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Astronomers Discover First Multiple-Planet System From K2

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Posted January 22, 2015

Astronomers using data from the NASA Kepler spacecraft’s reborn K2 mission may have made its first discovery of a star with three exoplanets—planets that orbit stars other than our sun. A paper reporting this discovery has been submitted for publication in The Astrophysical Journal.

The artistic concept shows NASA's planet-hunting Kepler spacecraft operating in a new mission profile called K2. Using publicly available data, astronomers may have confirmed K2's first discovery of star with more than one planet. Image Credit: NASA Ames/JPL-Caltech/T Pyle

The artistic concept shows NASA’s planet-hunting Kepler spacecraft operating in a new mission profile called K2. Using publicly available data, astronomers may have confirmed K2’s first discovery of star with more than one planet. Image Credit: NASA Ames/JPL-Caltech/T Pyle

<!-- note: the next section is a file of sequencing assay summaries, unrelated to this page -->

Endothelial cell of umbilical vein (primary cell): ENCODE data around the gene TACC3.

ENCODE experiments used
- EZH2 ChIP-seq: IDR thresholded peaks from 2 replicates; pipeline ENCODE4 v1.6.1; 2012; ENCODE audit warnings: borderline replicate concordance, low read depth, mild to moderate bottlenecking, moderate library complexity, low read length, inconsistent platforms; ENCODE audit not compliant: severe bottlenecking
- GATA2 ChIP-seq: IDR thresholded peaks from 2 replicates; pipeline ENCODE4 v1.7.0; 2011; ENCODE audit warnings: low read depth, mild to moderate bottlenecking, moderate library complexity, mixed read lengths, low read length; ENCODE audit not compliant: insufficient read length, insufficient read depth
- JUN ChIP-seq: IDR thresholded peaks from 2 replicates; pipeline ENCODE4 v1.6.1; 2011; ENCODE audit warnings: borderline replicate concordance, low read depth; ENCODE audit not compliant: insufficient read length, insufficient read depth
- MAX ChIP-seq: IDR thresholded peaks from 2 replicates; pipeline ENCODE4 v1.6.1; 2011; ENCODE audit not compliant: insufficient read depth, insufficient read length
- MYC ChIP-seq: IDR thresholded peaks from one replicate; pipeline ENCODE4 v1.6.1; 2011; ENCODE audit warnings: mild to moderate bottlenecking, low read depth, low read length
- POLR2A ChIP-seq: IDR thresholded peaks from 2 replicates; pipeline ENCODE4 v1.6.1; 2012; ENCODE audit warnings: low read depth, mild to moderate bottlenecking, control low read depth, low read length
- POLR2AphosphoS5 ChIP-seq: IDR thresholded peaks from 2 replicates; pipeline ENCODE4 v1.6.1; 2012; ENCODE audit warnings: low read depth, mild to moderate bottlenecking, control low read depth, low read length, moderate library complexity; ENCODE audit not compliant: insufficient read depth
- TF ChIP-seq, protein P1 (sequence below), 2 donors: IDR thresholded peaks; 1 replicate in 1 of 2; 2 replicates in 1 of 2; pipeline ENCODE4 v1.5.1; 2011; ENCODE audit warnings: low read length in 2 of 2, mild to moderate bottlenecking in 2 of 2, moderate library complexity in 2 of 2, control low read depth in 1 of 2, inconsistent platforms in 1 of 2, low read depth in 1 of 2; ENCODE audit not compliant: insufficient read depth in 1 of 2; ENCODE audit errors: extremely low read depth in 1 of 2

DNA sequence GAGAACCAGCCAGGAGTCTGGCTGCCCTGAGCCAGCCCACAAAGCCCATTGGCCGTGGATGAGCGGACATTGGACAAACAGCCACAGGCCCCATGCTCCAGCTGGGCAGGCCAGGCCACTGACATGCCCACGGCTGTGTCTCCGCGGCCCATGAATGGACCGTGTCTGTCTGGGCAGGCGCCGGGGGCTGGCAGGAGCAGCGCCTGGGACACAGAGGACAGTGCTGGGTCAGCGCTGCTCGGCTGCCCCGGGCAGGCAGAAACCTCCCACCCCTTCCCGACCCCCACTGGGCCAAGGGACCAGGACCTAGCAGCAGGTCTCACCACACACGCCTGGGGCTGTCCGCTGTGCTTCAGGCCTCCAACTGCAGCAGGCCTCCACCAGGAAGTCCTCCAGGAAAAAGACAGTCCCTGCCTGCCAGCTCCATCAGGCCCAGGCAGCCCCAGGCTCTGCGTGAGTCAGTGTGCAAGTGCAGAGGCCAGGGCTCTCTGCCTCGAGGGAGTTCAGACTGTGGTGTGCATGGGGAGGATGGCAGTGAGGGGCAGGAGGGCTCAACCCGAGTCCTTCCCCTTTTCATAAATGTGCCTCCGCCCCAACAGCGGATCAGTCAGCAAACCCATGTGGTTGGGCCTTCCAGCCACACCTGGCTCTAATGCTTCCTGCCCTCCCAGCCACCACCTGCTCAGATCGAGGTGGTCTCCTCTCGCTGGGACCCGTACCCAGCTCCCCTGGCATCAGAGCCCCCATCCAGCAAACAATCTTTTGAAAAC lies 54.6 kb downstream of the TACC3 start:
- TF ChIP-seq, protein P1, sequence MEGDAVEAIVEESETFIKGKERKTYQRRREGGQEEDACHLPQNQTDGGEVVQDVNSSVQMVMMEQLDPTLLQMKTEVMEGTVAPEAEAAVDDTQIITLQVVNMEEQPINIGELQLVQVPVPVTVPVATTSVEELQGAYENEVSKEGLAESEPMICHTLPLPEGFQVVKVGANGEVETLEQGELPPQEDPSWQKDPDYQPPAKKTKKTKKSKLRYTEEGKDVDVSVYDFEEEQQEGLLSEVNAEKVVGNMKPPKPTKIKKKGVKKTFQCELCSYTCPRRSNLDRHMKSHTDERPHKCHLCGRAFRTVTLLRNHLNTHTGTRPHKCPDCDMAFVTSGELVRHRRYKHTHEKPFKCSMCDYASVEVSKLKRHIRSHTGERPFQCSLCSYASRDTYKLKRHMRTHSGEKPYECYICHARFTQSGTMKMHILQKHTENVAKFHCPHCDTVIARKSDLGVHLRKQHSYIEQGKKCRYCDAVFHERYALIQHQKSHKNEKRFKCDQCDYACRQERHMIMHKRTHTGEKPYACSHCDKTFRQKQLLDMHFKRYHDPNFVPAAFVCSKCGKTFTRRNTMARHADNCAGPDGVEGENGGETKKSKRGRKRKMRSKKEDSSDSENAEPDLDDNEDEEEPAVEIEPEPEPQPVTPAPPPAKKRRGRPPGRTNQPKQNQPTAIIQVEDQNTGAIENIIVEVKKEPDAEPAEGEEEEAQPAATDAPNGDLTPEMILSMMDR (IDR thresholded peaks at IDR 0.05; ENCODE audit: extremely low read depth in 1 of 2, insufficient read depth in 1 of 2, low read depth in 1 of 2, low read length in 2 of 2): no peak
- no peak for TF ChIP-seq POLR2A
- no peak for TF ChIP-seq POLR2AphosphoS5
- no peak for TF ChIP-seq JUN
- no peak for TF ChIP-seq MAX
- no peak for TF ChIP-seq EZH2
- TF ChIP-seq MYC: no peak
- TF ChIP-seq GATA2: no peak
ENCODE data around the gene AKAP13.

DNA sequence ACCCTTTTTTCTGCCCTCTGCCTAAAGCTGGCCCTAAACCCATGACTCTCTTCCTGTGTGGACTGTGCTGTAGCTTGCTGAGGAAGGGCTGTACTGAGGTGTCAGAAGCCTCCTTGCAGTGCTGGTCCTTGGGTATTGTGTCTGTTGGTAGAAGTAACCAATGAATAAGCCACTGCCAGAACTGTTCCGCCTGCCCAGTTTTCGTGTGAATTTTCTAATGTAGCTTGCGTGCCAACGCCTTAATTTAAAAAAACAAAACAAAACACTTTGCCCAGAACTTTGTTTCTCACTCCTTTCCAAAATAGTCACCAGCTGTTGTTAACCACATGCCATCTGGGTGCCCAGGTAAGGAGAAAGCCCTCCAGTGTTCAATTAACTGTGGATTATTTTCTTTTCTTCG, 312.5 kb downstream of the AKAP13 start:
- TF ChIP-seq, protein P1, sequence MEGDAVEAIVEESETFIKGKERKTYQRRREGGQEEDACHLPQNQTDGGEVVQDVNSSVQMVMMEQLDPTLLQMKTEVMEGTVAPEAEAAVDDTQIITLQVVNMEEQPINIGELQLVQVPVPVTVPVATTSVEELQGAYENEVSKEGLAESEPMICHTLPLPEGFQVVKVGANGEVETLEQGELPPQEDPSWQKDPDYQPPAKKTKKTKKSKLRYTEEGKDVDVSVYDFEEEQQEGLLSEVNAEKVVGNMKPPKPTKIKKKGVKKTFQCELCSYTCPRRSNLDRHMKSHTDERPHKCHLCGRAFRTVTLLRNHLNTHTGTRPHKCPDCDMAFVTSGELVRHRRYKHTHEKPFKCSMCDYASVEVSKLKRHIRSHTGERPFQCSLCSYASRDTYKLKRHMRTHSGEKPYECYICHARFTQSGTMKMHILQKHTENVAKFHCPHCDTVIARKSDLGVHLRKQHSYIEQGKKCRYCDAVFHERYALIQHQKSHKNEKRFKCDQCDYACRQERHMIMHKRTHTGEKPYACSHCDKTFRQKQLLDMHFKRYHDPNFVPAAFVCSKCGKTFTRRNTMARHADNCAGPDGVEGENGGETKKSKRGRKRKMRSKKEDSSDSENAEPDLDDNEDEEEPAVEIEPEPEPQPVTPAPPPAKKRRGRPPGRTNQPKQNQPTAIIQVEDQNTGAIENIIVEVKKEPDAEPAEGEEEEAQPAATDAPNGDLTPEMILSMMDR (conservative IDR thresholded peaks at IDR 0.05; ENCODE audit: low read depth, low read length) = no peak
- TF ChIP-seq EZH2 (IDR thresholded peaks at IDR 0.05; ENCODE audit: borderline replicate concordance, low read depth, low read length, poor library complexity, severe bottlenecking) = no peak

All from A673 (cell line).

Ranging in size from fifty percent larger to a little more than twice the size of Earth, the possible planets orbit a star about half the size and mass of our sun. The outermost planet orbits on the warm edge of the habitable zone, the distance from a star where liquid water might exist on the surface of an orbiting planet.

“We are delighted to see the enthusiastic response for K2. The mission has extended the telescope’s search capability to a new part of the sky, marking the first K2 exoplanet discovery less than a month ago, and now the possible discovery of the first K2 multiple-planet system,” said Charles Sobeck, Kepler project manager at NASA’s Ames Research Center in Moffett Field, CA. “We look forward to the outcome of the peer-review process of this latest result.”

The star, called EPIC 2011367065, home to these possible planets is about 150 light-years away in the constellation Leo.

Source: NASA

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